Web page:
Wednesday, May 24, 2006

Beyond Black by Hilary Mantel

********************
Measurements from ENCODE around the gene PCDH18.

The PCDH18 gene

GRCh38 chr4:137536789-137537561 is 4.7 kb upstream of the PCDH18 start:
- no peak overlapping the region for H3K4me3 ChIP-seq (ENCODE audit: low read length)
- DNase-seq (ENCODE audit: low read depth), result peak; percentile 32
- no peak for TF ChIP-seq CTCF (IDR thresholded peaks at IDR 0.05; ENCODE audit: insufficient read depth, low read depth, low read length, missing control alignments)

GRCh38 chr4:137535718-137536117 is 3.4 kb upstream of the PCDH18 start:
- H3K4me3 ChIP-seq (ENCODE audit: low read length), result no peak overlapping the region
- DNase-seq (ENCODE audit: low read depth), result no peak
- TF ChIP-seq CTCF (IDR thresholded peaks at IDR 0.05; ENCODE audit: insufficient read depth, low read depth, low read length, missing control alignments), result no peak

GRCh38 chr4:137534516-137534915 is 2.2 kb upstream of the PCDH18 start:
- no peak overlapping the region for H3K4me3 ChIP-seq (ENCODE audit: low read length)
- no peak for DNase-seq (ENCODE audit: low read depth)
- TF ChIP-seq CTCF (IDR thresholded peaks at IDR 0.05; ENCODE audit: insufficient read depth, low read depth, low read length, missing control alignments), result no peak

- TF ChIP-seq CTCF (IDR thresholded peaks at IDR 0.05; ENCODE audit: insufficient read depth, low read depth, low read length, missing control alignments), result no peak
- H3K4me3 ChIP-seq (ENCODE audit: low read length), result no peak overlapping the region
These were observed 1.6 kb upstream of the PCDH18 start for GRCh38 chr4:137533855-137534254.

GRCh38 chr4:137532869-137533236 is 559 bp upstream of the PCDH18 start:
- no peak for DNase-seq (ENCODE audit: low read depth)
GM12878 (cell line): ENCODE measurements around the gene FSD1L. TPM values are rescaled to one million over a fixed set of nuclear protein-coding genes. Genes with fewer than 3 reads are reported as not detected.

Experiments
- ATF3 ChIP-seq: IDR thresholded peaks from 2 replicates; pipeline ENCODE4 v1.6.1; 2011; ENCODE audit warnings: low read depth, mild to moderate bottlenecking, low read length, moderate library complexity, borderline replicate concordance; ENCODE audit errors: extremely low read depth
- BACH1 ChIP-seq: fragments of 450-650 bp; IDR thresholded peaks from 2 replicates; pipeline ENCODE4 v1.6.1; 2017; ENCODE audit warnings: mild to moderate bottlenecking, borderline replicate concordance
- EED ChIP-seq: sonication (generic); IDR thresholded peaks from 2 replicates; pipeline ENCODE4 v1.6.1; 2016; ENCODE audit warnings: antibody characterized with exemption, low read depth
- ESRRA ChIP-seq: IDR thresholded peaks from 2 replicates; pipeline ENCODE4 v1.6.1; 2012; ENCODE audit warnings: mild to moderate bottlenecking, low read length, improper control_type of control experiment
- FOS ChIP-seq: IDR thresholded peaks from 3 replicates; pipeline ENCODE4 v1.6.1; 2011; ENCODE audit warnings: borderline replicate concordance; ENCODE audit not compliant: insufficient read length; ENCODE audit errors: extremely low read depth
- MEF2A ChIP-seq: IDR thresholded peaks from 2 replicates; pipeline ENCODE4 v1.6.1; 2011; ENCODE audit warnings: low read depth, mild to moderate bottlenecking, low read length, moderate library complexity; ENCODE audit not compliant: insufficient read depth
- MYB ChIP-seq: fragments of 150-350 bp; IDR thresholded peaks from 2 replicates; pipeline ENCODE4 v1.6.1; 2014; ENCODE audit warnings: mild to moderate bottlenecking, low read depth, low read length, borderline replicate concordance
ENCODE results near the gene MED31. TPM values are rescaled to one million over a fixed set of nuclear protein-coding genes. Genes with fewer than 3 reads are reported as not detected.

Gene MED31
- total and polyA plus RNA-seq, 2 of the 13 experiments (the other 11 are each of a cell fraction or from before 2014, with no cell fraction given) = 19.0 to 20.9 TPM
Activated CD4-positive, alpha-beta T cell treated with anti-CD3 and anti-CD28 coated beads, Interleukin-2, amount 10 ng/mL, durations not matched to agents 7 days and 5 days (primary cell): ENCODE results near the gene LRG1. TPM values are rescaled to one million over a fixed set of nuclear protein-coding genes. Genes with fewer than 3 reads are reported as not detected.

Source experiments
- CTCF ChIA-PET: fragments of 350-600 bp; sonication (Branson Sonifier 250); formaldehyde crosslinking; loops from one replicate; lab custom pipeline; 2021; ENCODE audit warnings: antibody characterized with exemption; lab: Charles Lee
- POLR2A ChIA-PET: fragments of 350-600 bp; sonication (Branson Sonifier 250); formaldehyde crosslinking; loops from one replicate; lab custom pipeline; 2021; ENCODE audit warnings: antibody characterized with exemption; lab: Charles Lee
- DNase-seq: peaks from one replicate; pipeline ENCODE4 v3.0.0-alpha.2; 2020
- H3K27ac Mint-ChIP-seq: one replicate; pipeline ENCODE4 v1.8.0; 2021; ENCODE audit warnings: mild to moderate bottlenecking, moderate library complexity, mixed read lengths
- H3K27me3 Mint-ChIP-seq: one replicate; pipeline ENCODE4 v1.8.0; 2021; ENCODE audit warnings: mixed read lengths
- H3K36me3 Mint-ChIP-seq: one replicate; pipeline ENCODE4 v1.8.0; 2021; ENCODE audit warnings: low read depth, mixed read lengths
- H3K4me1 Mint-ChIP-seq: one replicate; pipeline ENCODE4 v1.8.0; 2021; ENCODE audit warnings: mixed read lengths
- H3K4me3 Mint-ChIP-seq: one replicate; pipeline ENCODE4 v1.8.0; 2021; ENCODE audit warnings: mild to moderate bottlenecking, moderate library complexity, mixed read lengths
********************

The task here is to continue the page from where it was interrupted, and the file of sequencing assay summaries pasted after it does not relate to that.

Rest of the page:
I'm starting to feel the hardest bit of a novel to pull off is the middle. The easiest is the beginning, all new ideas and potential, and then the end is often carried by style and language and emotion, but the middle... One of my friends once took me on a tour of Seattle, and at one part of town, she said, "This is wear the s--t gets done." Well, that's a pretty good description of the middle of a novel, too. Your characters and your plot both have to grow in complexity and interest, and you have to maintain your voice, all without losing whatever pulled the reader in in the first place. It's hard. And I loved the beginning of Mantel's novel Beyond Black, and I liked the end, but in the middle I fizzled. In the middle, the language seemed to flatten out and not much actually happened. And I suppose the danger of a beginning so good is your middle needs to be even better.

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